22. Alene on August 28, 2013 at 1:07 am

    25 years.
    6 couple counseling, 1 marriage retreat, 2 counsel for him, 3 for sons, various prayer and reading, and now 1 counselor for me.
    It is hard to write that.
    There sit the stark bare bones of reality.
    A broken ministry situation several years ago and both boys impacted and an example with an element of ineffective, unhealthy patterns displayed by both of us to all the children.
    This post is so discerningly true.
    I wish I would have known. I wish the counselors would have known. The 3rd couple counseling I got myself out.
    The great thing about the individual counseling I am doing now is that someone else sees it and I am not crazy.
    I have been gaining strength, skills, and outside support to change my approach and heal which changes the dynamics. I am facing the problem more truthfully and actively with healthy boundaries. The Lord had already been working in me at the heart level in the reality of humility, warmth, caring and understanding his wound and lately servanthood and set apartness in heart, deeper reliance on Him, and thankfulness; from that loving core, I am growing and healing to interact with more strength in the realities of life.
    Leslie recommends outside support and advice in the journey and I think objective discipleship relationships, whether that is counseling or other relationships, are something the Lord uses.
    I have found that rightly dividing the word of truth is key. Think compliant vs submissive, defining submission carefully ‘as is fit in the Lord’, peacekeeping vs peacemaking, what is helping and what type helping hurts.
    The wisest thing I did was seek counsel for myself. I knew exactly what I was looking for and I asked for it.

  23. Bettina on August 28, 2013 at 1:34 am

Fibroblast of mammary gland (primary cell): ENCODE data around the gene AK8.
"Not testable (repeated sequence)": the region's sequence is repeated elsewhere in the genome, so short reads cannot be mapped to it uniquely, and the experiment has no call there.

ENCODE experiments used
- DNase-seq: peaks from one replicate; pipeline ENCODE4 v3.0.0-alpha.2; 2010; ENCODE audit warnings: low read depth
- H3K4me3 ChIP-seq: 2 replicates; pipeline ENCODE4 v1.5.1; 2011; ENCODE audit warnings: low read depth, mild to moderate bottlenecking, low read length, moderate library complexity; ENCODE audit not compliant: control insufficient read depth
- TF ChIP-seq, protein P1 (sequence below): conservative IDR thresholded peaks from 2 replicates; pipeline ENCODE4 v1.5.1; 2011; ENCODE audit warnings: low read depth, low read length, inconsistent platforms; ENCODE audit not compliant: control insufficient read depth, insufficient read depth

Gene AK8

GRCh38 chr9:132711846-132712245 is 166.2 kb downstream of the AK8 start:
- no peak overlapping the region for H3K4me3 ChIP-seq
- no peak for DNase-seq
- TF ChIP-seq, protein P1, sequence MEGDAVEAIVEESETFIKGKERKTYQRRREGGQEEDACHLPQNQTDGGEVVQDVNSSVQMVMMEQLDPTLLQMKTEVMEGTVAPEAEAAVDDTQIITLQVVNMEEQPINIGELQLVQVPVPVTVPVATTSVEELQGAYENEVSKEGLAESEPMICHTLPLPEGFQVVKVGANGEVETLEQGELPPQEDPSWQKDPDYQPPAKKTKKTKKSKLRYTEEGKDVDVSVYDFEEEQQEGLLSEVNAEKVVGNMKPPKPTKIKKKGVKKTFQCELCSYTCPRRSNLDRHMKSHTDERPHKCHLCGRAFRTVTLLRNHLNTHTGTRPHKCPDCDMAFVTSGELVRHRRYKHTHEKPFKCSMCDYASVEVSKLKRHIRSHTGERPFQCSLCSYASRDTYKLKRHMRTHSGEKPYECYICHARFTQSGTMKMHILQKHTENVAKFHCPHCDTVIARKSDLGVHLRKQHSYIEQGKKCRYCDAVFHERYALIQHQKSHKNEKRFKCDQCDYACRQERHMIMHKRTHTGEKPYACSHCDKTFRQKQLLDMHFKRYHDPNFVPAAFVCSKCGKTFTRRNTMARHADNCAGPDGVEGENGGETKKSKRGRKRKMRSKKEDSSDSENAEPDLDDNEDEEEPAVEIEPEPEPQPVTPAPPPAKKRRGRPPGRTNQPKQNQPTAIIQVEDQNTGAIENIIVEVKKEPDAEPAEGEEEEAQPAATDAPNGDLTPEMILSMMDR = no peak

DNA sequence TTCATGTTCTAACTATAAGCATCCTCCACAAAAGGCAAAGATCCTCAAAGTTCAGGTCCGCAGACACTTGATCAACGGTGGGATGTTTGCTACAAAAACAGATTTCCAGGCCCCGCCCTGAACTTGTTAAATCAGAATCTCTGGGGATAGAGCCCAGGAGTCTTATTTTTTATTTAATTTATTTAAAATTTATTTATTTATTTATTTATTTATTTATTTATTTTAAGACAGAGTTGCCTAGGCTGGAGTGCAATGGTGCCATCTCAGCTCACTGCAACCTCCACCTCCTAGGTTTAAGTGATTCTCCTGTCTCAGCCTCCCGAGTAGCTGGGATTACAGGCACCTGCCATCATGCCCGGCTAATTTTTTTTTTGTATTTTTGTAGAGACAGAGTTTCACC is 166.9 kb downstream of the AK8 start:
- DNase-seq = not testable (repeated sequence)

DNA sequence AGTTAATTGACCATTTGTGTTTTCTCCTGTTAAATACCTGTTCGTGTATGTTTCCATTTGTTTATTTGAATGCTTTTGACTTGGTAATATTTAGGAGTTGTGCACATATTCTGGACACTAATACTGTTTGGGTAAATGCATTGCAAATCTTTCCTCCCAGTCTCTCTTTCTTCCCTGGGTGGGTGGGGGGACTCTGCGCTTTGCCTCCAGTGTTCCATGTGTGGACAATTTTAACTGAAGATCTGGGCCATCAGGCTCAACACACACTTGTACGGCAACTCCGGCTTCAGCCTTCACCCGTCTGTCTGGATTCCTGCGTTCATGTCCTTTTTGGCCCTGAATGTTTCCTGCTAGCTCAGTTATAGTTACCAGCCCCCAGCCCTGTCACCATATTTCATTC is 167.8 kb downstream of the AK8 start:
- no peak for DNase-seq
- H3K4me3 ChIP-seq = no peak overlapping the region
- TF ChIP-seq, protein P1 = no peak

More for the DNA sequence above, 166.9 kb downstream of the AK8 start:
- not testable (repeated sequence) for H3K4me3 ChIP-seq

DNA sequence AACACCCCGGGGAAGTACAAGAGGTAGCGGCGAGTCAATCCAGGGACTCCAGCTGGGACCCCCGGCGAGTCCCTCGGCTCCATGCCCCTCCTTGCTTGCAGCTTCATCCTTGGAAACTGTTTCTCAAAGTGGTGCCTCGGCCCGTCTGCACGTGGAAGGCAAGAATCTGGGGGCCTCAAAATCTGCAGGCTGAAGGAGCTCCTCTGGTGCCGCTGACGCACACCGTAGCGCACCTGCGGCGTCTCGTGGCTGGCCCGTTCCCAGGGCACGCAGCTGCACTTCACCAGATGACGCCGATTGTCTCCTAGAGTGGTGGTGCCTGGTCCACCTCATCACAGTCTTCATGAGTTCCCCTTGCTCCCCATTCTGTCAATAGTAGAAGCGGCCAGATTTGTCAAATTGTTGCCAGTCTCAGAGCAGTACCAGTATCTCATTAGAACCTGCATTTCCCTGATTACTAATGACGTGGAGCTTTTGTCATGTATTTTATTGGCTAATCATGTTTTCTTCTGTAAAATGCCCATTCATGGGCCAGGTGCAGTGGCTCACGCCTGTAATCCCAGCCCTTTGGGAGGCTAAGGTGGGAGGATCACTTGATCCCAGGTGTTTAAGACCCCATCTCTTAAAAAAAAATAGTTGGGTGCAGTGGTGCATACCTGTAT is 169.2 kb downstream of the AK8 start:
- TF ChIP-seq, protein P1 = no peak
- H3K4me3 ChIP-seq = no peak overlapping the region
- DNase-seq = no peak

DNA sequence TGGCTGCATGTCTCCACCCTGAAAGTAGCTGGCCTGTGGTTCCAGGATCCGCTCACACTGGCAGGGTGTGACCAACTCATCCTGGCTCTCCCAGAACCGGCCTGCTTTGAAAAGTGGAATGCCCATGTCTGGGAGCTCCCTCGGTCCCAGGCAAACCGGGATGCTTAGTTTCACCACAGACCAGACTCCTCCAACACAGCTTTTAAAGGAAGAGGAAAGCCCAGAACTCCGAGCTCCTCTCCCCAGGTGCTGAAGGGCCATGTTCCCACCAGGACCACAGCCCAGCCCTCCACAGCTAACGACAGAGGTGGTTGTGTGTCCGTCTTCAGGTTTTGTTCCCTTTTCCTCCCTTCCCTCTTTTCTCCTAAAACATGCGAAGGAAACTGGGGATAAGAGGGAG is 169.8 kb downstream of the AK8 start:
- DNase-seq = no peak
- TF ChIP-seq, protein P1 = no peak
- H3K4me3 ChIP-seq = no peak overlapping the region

Leslie’s answer is so on target. Thank you for such clarity! BACKGROUND: My husband and I have been married 34.5 years. My marriage was destructive right from the start – I knew things were way wrong, but was told to keep working on our marriage. Counseling was sought at my insistence and it was always “couples” counseling. It was not only ineffective in creating a change in my husband, it was harmful and produced more damage. Each time, he came away with more ammo and methods. Every counselor/pastor thought they were doing the right thing. They are human and prone to error just like the rest of us. It is very hard for me to go against the authorities in my life. WHAT I HAVE LEARNED, and am working on making it consistent in my life, is this: the authorities in our life can be wrong and can miss hearing God – they are human. The very same Holy Spirit that is in my pastor is in me. I hear from God. I can read the Word and apply it to my life! I am just as valuable as the authorities in my life. And I had better be quick to obey the Lord. MY POINT: We need to obey the authorities in our life AS LONG AS they are in obedience to God’s word. When we are asked to do something that goes against God’s Word and principle, then we obey God rather than man. I spent many years doing the opposite, but for the sake of my family, I got up enough nerve, strength to do what I thought was right and go against my pastor/counselor. I also have had to stand up to friends and tell them I know I heard from God! None of it is easy. It is hard to go against others – their voices are so loud, and God’s voice can be so quiet (but right). There was, and is, much self-doubt. But I get stronger and stronger – so can each of you reading this! IN CONCLUSION: You obviously know in your heart that the couple’s counseling is not helping, but is harmful to you. Just because your pastor says his way is right, doesn’t mean you have to do it if it goes against the Word of God. Seek God and do what He says to do. Do not be afraid of what your pastor, husband, or others may say. My daughter, who was being falsely accused, said this so elegantly, “I stand before God. He will vindicate me.” She made no other defense and turned and walked away. Seek God, pour over His word, cry out to him, listen to His small still voice. Jesus came to heal the broken-hearted. He loves you. He hears you. He sees your tears. He longs to comfort and hold you in His arms. Trust God and trust yourself!